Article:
Posted October 25, 2016 by Mark Perna
Have you ever noticed how much of the buzz out there about the younger generations is negative? Young people don’t understand respect, they don’t have a good work ethic, they don’t care about their futures, they’re entitled, they’re lazy, they’re unengaged — I could go on and on. While there are certainly individuals within the younger generations that fit this profile, this is not the picture I see every day working with schools and businesses around the country. I see young people achieving truly exceptional things — meeting the high expectations placed upon them by their parents, teachers, and employers.
Because of the dominant negative stereotypes out there, many books and articles advise us to adjust (read: lower) our expectations for young people. Change the rules so everybody can win; make it easy to put in minimal effort to reach the next grade or goal or graduation. We must expect less; the old standards don’t matter anymore. The assumption is that our young people just don’t have it in them to perform at a higher level, so to avoid conflict, frustration, and disappointment, the best way of dealing with them is to bring things down to their perceived level.
What a mistake.
Our expectations are the first measure by which our young people judge their own capabilities. In effect, we tell them what’s possible through our assumptions. Lowering our expectations and standards will not inspire them to achieve anything beyond that status quo. Making it too easy to reach the next goal renders that next goal meaningless.
We need to think differently about the younger generations. Far from expecting less, we can actually set the bar higher for their performance. I believe that today’s young people do want to find that spark and make their mark on the world; many just lack the guidance that will best motivate and inspire them in that direction. They need to find their passion. By using strategies that speak to the younger generations, like the Light at the End of the Tunnel, we can help them discover their dreams.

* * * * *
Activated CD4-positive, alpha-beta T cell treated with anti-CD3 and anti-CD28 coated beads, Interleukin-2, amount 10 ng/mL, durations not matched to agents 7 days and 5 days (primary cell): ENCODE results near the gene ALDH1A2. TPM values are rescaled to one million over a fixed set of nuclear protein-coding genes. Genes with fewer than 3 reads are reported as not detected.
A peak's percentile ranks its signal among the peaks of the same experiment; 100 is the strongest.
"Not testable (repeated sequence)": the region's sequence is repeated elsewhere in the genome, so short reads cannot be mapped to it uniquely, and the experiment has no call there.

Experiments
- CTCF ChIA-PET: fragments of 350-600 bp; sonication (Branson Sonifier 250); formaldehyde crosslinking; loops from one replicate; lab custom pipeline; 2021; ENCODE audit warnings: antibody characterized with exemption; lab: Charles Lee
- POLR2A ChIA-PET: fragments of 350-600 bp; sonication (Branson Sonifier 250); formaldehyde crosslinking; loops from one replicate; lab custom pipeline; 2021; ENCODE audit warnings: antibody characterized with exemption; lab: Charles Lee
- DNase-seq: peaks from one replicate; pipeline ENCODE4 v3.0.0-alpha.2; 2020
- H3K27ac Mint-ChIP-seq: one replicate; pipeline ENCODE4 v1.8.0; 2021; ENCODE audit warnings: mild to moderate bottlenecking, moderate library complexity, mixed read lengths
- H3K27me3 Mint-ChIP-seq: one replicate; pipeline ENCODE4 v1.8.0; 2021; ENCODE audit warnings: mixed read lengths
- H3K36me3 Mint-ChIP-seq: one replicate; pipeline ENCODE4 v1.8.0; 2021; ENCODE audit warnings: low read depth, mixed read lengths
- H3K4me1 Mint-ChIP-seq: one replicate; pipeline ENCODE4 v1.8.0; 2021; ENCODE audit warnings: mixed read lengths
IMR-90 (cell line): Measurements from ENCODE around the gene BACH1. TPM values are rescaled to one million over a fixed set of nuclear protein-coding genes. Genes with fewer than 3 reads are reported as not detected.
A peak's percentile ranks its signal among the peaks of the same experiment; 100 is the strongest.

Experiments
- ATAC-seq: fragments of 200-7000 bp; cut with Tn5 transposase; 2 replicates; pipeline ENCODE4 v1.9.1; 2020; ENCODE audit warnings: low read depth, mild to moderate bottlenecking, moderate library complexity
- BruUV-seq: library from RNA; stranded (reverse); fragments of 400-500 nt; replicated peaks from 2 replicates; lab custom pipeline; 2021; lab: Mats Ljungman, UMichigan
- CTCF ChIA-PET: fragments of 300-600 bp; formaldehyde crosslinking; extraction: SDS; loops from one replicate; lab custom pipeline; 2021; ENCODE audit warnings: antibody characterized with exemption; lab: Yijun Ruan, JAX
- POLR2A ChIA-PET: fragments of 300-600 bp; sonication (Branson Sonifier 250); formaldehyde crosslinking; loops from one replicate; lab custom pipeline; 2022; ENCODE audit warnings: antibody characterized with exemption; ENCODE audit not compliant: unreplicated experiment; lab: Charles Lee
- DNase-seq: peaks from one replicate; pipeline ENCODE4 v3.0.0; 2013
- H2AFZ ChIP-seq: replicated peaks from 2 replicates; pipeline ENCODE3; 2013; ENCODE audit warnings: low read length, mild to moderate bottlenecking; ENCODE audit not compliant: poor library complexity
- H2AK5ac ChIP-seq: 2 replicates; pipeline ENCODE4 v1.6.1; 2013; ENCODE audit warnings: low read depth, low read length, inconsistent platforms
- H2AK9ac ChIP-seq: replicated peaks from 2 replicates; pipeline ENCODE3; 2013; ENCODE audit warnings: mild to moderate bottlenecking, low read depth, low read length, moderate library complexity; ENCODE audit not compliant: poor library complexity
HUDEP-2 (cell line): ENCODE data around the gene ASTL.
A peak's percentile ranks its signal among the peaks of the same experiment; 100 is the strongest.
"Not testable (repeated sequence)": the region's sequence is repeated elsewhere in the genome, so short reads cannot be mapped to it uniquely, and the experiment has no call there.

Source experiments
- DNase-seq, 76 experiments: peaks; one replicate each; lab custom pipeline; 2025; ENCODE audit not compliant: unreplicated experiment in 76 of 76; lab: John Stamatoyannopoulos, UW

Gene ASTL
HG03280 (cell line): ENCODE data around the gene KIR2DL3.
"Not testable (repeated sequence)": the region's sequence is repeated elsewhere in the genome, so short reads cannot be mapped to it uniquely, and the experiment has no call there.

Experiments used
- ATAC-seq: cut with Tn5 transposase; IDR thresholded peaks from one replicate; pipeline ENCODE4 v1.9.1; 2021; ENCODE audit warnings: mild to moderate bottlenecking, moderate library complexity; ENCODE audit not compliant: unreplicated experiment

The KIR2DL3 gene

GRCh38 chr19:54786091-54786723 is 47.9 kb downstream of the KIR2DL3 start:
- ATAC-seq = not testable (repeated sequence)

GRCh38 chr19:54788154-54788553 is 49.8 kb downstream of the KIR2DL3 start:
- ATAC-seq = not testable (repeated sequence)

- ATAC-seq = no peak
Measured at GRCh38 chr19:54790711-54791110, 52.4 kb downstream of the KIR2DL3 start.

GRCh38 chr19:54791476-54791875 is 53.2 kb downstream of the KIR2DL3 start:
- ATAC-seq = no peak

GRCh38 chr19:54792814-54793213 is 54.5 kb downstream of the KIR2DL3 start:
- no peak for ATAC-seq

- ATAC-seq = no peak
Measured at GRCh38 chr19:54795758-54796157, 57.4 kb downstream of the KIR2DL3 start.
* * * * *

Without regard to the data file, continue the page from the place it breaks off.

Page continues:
The Millennial and Z Generations have grown up in a time of unprecedented technological advances that have changed every aspect of life and communication. Amidst these challenges (and opportunities) unique in the history of the world, they are tenacious and talented. They have immense resources and abilities to change the world for the better, and not only that, but they want to. They value collaboration and community. When they find a cause they believe in, they give it everything they’ve got. Yes, they’re different from older generations but that’s not necessarily bad. In fact, many times those differences are strengths not weaknesses.
In his well-known book The 7 Habits of Highly Effective People, Stephen R. Covey writes, “Treat a man as he is and he will remain as he is. Treat a man as he can and should be and he will become as he can and should be.”
Maybe your students, children, and employees aren’t performing at their peak potential today. Don’t lower your expectations to accommodate their current performance. You have more influence with them than you think. Don’t settle, and don’t let them settle. Kick it up a notch and challenge them to do more, to be more. Believe that they can. And remember, they will meet the expectations we place on them — low or high.